In a case where the injured worker failed to commence suit against the liable third party, we were able to use the statutory rights of subrogation per Section 29(2) of the Workers’ Compensation Law and intercompany loss transfer per Section 5105 of the Insurance Law to secure full reimbursement of what the carrier had paid in workers’ compensation benefits to the claimant. The underlying work accident was a motor vehicle accident in the State of New York, invoking the $50,000 “carve-out” imposed by New York’s No-Fault Law and Section 29(1-a) of the WCL. However, the at-fault vehicle was used “for hire” for the transportation of people (e.g., a taxi), qualifying as a “livery vehicle” for intercompany loss transfer purposes. Additionally, as the claimant failed to commence suit against the at-fault vehicle within 1 year of the accident, LOIS Partner Christopher Major and Senior Paralegal Jenifer Andrews served proper notice of assignment of the third-party cause of action on the claimant pursuant to Section 29(2) of the WCL. When the claimant failed to commence or compromise the third-party cause of action within 30 days of the Section 29(2) notice, we filed suit in the Supreme Court of the State of New York on behalf of the workers’ compensation carrier, in addition to filing for intercompany loss transfer arbitration with Arbitration Forums, Inc. This strategy granted the workers’ compensation carrier two options for recovery from the automobile liability carrier for the at-fault vehicle: intercompany loss transfer for amounts paid “in lieu of first-party benefits,” and a Section 29(2) right of subrogation on all other amounts paid on the claim.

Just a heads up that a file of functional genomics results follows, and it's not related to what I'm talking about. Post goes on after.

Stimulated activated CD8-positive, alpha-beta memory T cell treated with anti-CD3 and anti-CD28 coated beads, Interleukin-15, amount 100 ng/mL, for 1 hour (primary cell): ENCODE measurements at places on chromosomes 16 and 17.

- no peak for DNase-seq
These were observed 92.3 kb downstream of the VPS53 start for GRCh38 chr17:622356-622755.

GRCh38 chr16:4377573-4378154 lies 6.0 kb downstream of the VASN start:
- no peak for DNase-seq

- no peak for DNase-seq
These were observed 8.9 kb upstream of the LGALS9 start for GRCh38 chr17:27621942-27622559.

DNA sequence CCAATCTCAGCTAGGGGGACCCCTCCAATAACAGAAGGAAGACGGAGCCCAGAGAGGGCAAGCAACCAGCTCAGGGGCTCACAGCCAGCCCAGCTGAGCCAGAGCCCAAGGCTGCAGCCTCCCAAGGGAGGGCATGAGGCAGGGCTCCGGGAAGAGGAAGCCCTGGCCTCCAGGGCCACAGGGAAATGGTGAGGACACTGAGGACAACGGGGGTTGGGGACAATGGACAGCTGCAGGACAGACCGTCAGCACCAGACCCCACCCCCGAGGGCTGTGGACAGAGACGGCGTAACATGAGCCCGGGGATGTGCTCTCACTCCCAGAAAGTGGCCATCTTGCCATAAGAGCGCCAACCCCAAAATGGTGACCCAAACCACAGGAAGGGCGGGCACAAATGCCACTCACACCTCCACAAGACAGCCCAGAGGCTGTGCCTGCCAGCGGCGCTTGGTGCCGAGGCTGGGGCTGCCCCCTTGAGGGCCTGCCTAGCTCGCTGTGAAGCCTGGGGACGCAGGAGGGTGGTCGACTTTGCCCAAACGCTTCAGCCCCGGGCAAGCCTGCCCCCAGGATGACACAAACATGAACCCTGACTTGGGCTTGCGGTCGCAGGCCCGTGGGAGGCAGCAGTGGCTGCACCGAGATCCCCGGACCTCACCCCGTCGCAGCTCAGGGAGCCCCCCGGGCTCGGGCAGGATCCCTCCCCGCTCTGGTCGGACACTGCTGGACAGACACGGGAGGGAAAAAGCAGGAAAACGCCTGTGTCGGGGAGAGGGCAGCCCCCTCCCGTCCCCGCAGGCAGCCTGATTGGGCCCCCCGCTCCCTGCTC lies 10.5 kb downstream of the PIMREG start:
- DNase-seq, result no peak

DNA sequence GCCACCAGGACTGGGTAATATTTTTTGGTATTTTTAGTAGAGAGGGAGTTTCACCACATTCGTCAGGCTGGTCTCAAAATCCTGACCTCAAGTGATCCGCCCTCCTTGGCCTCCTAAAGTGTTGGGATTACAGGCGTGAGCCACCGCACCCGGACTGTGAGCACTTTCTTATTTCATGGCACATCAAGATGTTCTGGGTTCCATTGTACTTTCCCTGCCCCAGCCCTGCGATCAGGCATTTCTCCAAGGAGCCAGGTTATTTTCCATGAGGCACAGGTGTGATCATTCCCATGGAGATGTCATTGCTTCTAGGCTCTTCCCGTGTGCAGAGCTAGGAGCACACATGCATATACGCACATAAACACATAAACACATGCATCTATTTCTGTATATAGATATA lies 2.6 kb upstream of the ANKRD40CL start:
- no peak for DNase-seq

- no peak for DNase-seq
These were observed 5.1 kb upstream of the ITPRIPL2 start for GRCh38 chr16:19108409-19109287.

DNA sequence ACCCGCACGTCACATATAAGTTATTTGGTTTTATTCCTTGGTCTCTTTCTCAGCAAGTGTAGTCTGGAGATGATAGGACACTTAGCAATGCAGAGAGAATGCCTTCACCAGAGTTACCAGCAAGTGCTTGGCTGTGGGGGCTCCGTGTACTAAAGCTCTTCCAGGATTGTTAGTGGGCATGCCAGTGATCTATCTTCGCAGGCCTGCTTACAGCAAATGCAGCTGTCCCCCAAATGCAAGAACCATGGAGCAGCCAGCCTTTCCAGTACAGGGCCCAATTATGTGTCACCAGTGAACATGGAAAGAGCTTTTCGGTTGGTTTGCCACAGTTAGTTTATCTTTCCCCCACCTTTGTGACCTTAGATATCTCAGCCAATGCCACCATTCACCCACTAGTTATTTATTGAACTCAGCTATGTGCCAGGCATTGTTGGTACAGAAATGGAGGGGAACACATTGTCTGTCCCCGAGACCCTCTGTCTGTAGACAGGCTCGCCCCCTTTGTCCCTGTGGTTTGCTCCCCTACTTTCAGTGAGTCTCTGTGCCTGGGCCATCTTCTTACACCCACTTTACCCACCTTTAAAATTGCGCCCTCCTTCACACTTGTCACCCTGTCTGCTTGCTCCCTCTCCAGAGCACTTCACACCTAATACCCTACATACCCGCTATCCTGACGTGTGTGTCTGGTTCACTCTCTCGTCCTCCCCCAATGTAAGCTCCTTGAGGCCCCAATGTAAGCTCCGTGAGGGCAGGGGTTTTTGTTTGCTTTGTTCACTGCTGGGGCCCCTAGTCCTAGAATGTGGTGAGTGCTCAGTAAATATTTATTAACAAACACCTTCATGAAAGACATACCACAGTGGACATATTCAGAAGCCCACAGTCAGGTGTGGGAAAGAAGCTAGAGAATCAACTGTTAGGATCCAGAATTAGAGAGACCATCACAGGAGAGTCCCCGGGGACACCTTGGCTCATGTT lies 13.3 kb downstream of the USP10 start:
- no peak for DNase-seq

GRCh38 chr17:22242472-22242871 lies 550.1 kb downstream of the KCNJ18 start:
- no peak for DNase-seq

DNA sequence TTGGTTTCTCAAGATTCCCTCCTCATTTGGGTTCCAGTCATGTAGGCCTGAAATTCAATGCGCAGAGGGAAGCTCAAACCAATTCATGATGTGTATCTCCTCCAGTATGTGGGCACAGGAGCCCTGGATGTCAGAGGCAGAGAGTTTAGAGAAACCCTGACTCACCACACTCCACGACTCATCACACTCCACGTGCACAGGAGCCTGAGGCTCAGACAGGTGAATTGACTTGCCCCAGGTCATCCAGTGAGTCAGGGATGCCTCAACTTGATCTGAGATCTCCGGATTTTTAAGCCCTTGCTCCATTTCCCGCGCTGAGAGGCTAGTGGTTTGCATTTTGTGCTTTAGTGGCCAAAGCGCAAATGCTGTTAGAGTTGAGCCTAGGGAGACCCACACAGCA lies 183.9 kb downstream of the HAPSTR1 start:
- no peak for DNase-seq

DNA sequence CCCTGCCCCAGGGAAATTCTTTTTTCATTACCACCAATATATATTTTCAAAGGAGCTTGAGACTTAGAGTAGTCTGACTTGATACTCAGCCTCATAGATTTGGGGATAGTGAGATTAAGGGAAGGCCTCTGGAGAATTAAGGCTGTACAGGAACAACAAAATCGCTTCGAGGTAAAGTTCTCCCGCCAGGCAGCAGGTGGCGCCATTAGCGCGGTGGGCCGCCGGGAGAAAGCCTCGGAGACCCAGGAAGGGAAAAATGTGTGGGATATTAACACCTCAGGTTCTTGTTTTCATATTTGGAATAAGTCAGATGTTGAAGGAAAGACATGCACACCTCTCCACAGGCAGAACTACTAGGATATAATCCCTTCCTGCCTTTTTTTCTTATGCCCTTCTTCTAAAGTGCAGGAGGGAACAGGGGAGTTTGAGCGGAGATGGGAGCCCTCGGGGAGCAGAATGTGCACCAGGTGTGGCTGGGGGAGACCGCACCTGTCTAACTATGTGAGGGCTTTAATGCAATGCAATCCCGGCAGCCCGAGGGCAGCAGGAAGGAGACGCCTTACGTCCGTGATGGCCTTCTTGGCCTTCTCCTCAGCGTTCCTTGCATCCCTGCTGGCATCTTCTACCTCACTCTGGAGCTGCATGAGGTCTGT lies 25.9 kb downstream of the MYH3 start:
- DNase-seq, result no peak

Ultimately, this dual-pronged attack created significant leverage in negotiating a settlement with the adverse carrier as they now had to defend two separate and distinct actions in two different forums. After continued aggressive negotiations, we were able to secure 100% reimbursement of all amounts paid in workers’ compensation benefits to the injured worker. This serves as an example of how cleverly creating leverage can lead to highly favorable results with minimum litigation expenses!